"It’s disgusting how little we’re paid compared with the effort we put in," says Rob, "The supermarket does almost nothing. . . most of the public don’t know what we have to do. Youngsters think milk is made in the shop."

"We’ve spoken about whether we’re carrying on. We’re only just breaking even and we’ll be making a loss and going into debt if these price cuts continue. . . If it comes to it we’ll take direct action."

If this was just the result of the brutal efficiencies of the market, maybe we’d accept it. But there is no free market here. Farmers only have a handful of processing companies to sell to – Wiseman, Dairy Crest and the Co-op First Milk – who can collude to set prices. This year these giants have slashed the price of milk by 4p a litre – at an average cost per farm of £50,000 – with the latest cut due to come in next month.

What’s worse is that farmers are stuck in these contracts. Even if the processing company decides to change its milk prices half way through a term, the farmers cannot walk away. One processor – Dairy Crest – gave farmers just four days notice of its last cut.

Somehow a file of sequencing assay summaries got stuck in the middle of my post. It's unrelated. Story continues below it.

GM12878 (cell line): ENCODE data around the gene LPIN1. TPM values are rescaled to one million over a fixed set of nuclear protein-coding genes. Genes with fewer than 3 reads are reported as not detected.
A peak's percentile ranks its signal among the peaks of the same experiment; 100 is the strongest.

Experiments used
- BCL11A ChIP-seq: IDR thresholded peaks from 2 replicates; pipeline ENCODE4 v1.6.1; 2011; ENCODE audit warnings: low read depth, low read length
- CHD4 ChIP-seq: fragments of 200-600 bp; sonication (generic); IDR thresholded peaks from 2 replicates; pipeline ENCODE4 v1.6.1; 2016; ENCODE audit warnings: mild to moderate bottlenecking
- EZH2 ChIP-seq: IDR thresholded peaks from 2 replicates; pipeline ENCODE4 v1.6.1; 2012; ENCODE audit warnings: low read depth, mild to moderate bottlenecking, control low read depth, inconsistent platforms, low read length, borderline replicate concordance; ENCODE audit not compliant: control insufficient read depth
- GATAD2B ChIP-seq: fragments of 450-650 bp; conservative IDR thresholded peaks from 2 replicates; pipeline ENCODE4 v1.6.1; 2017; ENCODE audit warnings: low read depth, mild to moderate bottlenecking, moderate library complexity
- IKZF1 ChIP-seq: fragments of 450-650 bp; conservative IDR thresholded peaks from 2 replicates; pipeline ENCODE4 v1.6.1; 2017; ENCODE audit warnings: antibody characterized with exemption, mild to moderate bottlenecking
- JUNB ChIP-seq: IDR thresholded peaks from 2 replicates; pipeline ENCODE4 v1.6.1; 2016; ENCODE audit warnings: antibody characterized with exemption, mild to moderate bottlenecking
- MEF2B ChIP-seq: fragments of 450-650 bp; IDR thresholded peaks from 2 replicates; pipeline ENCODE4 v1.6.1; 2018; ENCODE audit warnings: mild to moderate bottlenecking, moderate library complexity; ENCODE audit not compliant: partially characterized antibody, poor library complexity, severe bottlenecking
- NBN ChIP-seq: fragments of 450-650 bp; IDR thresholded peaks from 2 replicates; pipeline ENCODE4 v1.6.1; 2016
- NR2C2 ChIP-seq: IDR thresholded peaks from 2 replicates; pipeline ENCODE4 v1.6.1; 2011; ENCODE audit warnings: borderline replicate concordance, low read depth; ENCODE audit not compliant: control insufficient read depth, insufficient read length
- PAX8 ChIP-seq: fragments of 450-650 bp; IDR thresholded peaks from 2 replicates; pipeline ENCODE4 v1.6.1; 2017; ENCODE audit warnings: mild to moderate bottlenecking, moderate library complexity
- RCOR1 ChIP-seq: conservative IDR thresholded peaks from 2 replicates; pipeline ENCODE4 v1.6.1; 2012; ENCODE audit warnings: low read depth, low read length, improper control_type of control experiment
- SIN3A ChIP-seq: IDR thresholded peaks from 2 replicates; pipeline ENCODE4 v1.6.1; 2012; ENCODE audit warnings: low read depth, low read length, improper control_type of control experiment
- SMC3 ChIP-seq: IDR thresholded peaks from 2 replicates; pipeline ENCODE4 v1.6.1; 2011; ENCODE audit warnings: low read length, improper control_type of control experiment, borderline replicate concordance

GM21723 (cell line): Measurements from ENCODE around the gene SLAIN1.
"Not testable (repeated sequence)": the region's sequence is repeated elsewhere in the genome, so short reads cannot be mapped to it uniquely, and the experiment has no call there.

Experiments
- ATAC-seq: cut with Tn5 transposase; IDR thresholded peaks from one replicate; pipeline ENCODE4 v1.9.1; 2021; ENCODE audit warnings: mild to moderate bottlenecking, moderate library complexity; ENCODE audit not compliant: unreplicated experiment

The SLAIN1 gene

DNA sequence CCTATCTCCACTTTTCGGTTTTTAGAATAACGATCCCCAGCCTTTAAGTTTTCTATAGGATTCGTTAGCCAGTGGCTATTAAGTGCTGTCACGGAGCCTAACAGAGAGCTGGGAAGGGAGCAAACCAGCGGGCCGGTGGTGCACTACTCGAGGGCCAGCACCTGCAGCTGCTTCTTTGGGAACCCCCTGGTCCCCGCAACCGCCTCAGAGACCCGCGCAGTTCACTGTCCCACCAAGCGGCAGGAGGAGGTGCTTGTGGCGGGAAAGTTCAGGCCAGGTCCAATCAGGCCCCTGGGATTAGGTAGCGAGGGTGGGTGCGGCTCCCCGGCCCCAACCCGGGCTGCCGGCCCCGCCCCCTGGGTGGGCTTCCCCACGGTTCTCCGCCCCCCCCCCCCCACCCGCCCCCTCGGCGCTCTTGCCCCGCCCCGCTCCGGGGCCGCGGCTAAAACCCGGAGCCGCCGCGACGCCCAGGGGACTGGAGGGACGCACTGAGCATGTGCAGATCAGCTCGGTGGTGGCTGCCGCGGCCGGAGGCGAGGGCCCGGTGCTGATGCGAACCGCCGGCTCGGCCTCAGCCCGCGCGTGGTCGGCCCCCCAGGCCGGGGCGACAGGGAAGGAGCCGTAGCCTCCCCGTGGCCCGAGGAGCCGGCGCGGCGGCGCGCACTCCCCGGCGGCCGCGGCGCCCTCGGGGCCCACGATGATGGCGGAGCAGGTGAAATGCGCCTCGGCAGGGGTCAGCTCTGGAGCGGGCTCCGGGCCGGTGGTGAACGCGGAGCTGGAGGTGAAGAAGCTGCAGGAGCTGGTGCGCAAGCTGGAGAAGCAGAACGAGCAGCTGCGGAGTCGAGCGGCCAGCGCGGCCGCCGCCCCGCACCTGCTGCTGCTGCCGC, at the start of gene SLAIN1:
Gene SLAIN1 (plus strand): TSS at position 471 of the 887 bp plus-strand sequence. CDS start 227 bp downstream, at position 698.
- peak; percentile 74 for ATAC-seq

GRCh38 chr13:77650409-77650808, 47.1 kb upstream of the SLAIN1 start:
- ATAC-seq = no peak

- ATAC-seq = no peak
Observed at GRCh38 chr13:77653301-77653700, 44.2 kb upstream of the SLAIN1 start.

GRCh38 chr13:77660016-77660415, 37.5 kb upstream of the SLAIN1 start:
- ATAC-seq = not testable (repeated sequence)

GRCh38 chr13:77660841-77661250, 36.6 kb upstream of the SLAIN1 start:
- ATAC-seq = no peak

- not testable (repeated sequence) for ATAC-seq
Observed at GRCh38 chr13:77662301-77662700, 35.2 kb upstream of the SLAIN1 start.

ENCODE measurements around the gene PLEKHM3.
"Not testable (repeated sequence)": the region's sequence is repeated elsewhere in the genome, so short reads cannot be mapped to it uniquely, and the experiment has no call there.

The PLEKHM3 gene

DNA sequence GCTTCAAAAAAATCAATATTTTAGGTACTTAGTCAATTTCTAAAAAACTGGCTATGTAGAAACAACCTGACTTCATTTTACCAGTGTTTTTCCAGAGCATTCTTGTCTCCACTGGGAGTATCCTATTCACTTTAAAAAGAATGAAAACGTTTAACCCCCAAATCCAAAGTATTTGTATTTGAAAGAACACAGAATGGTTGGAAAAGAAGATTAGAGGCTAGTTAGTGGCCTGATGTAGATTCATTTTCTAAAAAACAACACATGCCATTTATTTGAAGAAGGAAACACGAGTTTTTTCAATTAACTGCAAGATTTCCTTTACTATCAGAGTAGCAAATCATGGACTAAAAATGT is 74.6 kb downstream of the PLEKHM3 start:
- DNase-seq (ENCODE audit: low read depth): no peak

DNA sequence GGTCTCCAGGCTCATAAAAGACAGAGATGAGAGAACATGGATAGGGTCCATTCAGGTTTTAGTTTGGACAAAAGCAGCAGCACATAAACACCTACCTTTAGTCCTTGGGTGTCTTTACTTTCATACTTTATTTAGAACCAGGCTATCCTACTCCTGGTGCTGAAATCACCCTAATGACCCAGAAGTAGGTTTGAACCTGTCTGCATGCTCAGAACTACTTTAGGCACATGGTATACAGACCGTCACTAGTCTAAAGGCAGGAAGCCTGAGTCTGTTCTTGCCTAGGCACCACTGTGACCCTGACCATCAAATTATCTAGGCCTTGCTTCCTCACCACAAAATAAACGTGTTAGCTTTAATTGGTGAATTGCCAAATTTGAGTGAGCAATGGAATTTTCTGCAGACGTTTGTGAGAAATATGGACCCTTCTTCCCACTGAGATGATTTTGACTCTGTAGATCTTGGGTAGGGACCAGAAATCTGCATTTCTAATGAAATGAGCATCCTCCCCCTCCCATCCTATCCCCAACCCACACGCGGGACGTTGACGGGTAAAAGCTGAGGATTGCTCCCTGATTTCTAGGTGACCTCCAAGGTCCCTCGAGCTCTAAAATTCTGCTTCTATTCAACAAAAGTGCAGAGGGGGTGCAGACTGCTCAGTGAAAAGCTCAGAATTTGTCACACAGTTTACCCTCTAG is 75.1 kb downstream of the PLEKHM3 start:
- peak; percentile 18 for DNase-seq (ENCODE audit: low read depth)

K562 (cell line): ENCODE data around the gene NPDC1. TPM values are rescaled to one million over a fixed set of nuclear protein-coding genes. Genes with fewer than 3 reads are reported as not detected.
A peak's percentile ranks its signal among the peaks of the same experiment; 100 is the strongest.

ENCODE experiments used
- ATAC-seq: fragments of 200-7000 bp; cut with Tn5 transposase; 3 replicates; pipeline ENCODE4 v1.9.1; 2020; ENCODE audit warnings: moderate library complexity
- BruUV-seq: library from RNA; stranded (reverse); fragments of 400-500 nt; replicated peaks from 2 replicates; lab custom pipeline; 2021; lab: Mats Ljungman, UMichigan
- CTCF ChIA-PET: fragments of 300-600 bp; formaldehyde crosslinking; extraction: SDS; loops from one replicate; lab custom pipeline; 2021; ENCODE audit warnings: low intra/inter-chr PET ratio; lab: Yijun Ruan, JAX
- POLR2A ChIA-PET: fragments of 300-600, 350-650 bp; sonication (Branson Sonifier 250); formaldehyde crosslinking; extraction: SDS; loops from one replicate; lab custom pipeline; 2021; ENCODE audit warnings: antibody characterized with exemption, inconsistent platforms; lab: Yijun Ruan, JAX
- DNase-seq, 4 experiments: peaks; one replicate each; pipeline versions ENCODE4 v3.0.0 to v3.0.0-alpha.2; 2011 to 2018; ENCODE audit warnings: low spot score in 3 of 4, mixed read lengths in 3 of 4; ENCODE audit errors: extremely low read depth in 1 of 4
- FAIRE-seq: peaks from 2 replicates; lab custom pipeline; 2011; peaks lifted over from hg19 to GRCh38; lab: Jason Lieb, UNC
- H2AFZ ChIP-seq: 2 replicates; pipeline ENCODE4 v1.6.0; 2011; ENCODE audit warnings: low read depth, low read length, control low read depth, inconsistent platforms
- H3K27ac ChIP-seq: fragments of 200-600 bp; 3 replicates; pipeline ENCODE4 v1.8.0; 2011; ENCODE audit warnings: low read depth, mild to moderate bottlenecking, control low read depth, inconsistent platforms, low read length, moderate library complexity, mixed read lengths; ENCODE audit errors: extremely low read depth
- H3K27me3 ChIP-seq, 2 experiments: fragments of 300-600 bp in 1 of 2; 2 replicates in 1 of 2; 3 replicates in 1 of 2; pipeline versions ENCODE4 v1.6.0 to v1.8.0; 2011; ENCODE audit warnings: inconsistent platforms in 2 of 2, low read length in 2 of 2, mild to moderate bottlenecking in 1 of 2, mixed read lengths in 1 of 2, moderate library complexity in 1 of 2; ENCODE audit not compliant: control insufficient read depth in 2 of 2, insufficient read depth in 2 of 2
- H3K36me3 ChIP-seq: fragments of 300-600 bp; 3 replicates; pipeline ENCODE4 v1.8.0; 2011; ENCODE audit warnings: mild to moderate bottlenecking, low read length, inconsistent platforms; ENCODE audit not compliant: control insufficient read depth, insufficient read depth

Processors say the latest move is the result of a decline in the commodity markets for skimmed milk powder and wholesale cream, but it’s interesting that the less powerful partner always seems to be the one to take the hit.

With the farming minister Jim Paice recently being caught out for not knowing the price of a pint of milk (46p by the way), the Conservatives – who usually manage to hoover up some 85 per cent of rural votes – are also looking out of touch.

Addressing the angry crowd of farmers at Methodist Central Hall yesterday, Paice said that ministers were "not in the business of setting prices" and that he would do nothing to reverse the cuts, adding, "There will be no return to the old days of central government interference".